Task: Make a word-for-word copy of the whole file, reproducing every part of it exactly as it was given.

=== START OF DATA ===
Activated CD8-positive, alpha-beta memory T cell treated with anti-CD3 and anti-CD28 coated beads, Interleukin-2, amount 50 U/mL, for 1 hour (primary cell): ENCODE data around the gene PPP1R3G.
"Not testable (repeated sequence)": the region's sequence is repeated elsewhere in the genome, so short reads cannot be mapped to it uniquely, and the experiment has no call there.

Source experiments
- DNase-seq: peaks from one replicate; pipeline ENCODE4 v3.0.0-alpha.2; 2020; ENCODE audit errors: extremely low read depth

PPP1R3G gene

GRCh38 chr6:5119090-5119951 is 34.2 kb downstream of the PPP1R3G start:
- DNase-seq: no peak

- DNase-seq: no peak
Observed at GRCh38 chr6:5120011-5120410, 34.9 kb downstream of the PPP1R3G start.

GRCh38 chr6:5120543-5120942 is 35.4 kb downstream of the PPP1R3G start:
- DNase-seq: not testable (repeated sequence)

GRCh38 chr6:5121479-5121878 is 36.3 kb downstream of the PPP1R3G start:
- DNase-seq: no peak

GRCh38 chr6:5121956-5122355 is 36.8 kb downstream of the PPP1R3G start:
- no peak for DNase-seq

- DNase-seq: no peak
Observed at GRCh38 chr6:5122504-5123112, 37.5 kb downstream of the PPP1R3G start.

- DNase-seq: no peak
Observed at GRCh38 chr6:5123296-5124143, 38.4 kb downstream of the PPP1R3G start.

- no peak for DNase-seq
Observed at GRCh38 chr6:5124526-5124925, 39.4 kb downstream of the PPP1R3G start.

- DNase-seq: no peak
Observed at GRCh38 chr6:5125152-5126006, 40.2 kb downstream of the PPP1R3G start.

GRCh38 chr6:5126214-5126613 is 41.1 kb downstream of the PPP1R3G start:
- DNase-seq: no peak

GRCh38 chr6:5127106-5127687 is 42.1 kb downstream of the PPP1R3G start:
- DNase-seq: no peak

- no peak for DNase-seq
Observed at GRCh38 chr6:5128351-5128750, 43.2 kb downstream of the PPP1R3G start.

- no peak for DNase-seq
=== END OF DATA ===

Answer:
Activated CD8-positive, alpha-beta memory T cell treated with anti-CD3 and anti-CD28 coated beads, Interleukin-2, amount 50 U/mL, for 1 hour (primary cell): ENCODE data around the gene PPP1R3G.
"Not testable (repeated sequence)": the region's sequence is repeated elsewhere in the genome, so short reads cannot be mapped to it uniquely, and the experiment has no call there.

Source experiments
- DNase-seq: peaks from one replicate; pipeline ENCODE4 v3.0.0-alpha.2; 2020; ENCODE audit errors: extremely low read depth

PPP1R3G gene

GRCh38 chr6:5119090-5119951 is 34.2 kb downstream of the PPP1R3G start:
- DNase-seq: no peak

- DNase-seq: no peak
Observed at GRCh38 chr6:5120011-5120410, 34.9 kb downstream of the PPP1R3G start.

GRCh38 chr6:5120543-5120942 is 35.4 kb downstream of the PPP1R3G start:
- DNase-seq: not testable (repeated sequence)

GRCh38 chr6:5121479-5121878 is 36.3 kb downstream of the PPP1R3G start:
- DNase-seq: no peak

GRCh38 chr6:5121956-5122355 is 36.8 kb downstream of the PPP1R3G start:
- no peak for DNase-seq

- DNase-seq: no peak
Observed at GRCh38 chr6:5122504-5123112, 37.5 kb downstream of the PPP1R3G start.

- DNase-seq: no peak
Observed at GRCh38 chr6:5123296-5124143, 38.4 kb downstream of the PPP1R3G start.

- no peak for DNase-seq
Observed at GRCh38 chr6:5124526-5124925, 39.4 kb downstream of the PPP1R3G start.

- DNase-seq: no peak
Observed at GRCh38 chr6:5125152-5126006, 40.2 kb downstream of the PPP1R3G start.

GRCh38 chr6:5126214-5126613 is 41.1 kb downstream of the PPP1R3G start:
- DNase-seq: no peak

GRCh38 chr6:5127106-5127687 is 42.1 kb downstream of the PPP1R3G start:
- DNase-seq: no peak

- no peak for DNase-seq
Observed at GRCh38 chr6:5128351-5128750, 43.2 kb downstream of the PPP1R3G start.

- no peak for DNase-seq